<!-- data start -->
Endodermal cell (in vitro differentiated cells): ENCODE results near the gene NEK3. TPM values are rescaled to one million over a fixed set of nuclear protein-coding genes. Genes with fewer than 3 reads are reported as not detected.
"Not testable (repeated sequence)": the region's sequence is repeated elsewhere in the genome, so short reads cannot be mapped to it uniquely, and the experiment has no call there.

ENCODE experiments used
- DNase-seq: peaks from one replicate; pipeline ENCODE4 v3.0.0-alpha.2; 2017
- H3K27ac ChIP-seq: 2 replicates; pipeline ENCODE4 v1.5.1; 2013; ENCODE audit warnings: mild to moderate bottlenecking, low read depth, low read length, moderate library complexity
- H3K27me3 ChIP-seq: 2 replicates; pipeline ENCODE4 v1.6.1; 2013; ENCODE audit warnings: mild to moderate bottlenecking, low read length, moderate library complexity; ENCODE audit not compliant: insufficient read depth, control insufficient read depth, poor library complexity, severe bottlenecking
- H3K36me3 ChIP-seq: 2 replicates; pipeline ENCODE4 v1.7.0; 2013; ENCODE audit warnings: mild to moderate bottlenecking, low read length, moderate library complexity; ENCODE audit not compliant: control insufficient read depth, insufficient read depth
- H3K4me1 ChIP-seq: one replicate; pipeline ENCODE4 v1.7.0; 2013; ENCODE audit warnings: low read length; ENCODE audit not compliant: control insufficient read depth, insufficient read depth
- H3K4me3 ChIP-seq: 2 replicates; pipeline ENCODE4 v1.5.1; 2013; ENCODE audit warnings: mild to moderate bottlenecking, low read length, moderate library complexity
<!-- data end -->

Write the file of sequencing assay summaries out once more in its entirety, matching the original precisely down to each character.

Endodermal cell (in vitro differentiated cells): ENCODE results near the gene NEK3. TPM values are rescaled to one million over a fixed set of nuclear protein-coding genes. Genes with fewer than 3 reads are reported as not detected.
"Not testable (repeated sequence)": the region's sequence is repeated elsewhere in the genome, so short reads cannot be mapped to it uniquely, and the experiment has no call there.

ENCODE experiments used
- DNase-seq: peaks from one replicate; pipeline ENCODE4 v3.0.0-alpha.2; 2017
- H3K27ac ChIP-seq: 2 replicates; pipeline ENCODE4 v1.5.1; 2013; ENCODE audit warnings: mild to moderate bottlenecking, low read depth, low read length, moderate library complexity
- H3K27me3 ChIP-seq: 2 replicates; pipeline ENCODE4 v1.6.1; 2013; ENCODE audit warnings: mild to moderate bottlenecking, low read length, moderate library complexity; ENCODE audit not compliant: insufficient read depth, control insufficient read depth, poor library complexity, severe bottlenecking
- H3K36me3 ChIP-seq: 2 replicates; pipeline ENCODE4 v1.7.0; 2013; ENCODE audit warnings: mild to moderate bottlenecking, low read length, moderate library complexity; ENCODE audit not compliant: control insufficient read depth, insufficient read depth
- H3K4me1 ChIP-seq: one replicate; pipeline ENCODE4 v1.7.0; 2013; ENCODE audit warnings: low read length; ENCODE audit not compliant: control insufficient read depth, insufficient read depth
- H3K4me3 ChIP-seq: 2 replicates; pipeline ENCODE4 v1.5.1; 2013; ENCODE audit warnings: mild to moderate bottlenecking, low read length, moderate library complexity